52 with Timberlake was fun, one of my campers responded that it was tense because Indian Brook and Timberlake see each other so rarely. Building upon the ways staff are taught to deal with tricky situations like that which was previously discussed, in the next section, I examine the ways in which Indian Brook deals with the complexity that arises when queer pedagogy is implemented in a single sex community. Understanding and Management of Complex ity Indian Brook's Understanding and Management of Complexity Perhaps the most unambiguous queer value the acceptance of gender fluidity at Indian Brook, demonstrated most saliently through the inclusion of transgender individuals plainly conflicts with its self identification as a "camp for girls" (farmandwilderness.org). In order to gain a better understanding of the way Indian Brook manages and this complexity, I begin by presenting two scenarios given to staff at LGBTQ Training that speak to the way s taff are taught to handle situations in which Indian Brook's attempt to be gender inclusive interacts with its status as a camp for girls; this is followed by an examination of a staff meeting in which the same topic is explicitly discussed. Scenario # 1 : "Good Morning Ladies!" The first scenario is presented as follows: "A staff member is leading announcements at Indian Brook and says, Good morning, ladies!' What do you do?" The message in this scenario is clear: at Indian Brook, addressing a group as ladies" is inappropriate because there are individuals in the community who do not identify as such. The reactions of staff echo this sentiment one person says that different language must be employed to include
53 everyone, but that the person leading annou ncements should be reminded of this in a way that recognizes that "we all make mistakes." Examples of other phrases that might be used are suggested, such as "Good morning friends/team/folks," and the facilitator asks the group how they feel about the term "guys." While one staff member says, "I use guys a lot when there are boys and girls, and when people say dude I don't think of girls or boys or gender, it seems neutral," another staff member doesn't like when the term is used to address a group: I feel like we live in a society where males have such a dominant position in work situations and traditional aspects, and I think when you address a whole group of people as guys it adds to that alpha dog males are better than females' complex. Not only is it explicitly stated that groups should be addressed using gender neutral terms to avoid leaving someone out or making them feel distinct from the group, it is also problematized in regards to male dominance. Scenario # 2: "Why do we have to say that? We'r e all girls!" The second scenario focuses on an issue that occurs every summer, one that I dealt with on several occasions: "On the first night of camp, you and the campers in your cabin are introducing yourselves to each other. You and your co counselor m odel by saying your names and preferred pronouns, and ask your campers to do the same. A camper asks, Why do we have to say that? We're all girls!' How do you answer?" Though the majority staff suggest explaining why Indian Brook campers are asked to iden tify their preferred pronoun and clarifying what the word "pronoun" means, one person goes even further, saying that this scenario might be a great opportunity to differentiate between sex and gender for the campers.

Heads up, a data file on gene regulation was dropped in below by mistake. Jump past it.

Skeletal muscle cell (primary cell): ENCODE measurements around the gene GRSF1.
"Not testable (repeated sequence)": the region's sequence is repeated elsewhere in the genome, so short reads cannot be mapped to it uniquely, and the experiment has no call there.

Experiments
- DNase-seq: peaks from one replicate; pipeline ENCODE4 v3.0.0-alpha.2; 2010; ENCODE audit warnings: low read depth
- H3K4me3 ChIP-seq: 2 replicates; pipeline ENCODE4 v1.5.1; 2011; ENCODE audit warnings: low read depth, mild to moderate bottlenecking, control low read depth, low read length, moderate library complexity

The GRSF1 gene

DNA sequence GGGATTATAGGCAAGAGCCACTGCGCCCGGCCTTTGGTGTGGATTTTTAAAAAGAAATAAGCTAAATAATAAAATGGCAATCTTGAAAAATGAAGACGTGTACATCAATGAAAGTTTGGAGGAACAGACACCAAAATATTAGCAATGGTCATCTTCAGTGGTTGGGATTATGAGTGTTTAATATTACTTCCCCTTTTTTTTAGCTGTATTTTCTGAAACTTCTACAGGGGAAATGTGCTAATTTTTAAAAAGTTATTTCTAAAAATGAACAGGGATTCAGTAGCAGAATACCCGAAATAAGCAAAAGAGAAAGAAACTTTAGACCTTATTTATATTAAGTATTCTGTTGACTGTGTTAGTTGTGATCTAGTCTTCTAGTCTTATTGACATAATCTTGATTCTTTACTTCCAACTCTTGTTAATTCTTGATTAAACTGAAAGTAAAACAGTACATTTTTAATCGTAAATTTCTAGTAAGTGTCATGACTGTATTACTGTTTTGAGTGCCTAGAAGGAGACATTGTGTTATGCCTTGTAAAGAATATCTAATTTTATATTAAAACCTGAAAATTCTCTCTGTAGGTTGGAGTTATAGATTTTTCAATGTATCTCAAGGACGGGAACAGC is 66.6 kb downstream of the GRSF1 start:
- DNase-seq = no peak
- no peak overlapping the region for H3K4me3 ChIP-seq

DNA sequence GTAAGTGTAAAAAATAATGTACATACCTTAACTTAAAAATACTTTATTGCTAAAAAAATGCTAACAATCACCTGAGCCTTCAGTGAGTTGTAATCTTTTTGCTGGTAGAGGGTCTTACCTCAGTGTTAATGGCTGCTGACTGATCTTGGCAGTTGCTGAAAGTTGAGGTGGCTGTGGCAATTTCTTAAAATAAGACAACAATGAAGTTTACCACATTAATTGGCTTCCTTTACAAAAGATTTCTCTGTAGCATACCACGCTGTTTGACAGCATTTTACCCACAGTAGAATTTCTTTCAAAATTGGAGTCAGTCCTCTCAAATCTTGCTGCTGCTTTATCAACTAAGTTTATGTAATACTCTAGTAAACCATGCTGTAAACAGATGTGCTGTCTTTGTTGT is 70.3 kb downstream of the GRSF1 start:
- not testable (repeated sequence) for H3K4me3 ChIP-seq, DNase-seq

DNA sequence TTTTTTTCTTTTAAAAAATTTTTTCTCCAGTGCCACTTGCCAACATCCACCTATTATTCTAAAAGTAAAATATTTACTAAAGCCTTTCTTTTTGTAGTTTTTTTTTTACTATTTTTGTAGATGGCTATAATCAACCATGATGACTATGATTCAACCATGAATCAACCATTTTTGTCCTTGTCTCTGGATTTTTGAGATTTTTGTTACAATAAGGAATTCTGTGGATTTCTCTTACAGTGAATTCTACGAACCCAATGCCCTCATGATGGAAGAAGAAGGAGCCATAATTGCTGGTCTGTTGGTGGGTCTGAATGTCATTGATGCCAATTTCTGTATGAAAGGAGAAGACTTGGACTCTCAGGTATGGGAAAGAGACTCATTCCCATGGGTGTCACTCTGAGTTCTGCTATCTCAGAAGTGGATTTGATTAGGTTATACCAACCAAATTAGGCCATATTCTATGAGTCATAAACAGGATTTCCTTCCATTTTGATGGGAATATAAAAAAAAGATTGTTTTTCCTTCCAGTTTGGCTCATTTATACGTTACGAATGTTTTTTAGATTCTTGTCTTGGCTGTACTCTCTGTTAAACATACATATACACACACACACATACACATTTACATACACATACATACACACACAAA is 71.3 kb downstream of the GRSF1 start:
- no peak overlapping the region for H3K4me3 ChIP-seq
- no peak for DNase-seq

54 The distinction between gender and se x is one campers are reminded of frequently through events like Gender & Sexuality Night or discussions about bodies. However, because campers are asked to state their preferred pronoun within the first two days of camp (when making initial introductions a t the beginning of each session) it is not sufficiently explained beforehand, and the scenario presented here therefore does not adequately represent the way pronoun self identification actually plays out at Indian Brook. Prior to the first cabin night, t he camp director, assistant directors, and program director stand up at lunch and introduce themselves to the campers, stating their preferred pronouns. Though there is a very brief explanation, it often goes unheard in the bustle of first day excitement, nerves, and hunger, and therefore leaves many new campers confused; thus, the responsibility to clarify why campers at Indian Brook are asked to state their preferred pronouns is left to the cabin staff. In my own cabin, new campers did express confusion and it's even possible returning campers felt the same way but did not speak up as willingly. One of the new campers did not understand how one could "choose" their gender even after my co counselor and I (with the help of returning campers, to our delig ht) explained it as best as we could. When a fellow camper asked her if she feels more like a boy or a girl, she said that people tell her she's like a boy and sometimes she feels that way, so she would use male pronouns. This was a tricky situation, becau se it was obvious to us that she did not fully understand the gravity of identifying as the "opposite" gender and the purposefulness that the decision necessitates. In the end, she did not end up asking to be referred to as "he," and I am confident that sh e had a more nuanced understanding of the distinction between gender and sex upon leaving camp. In the following section, the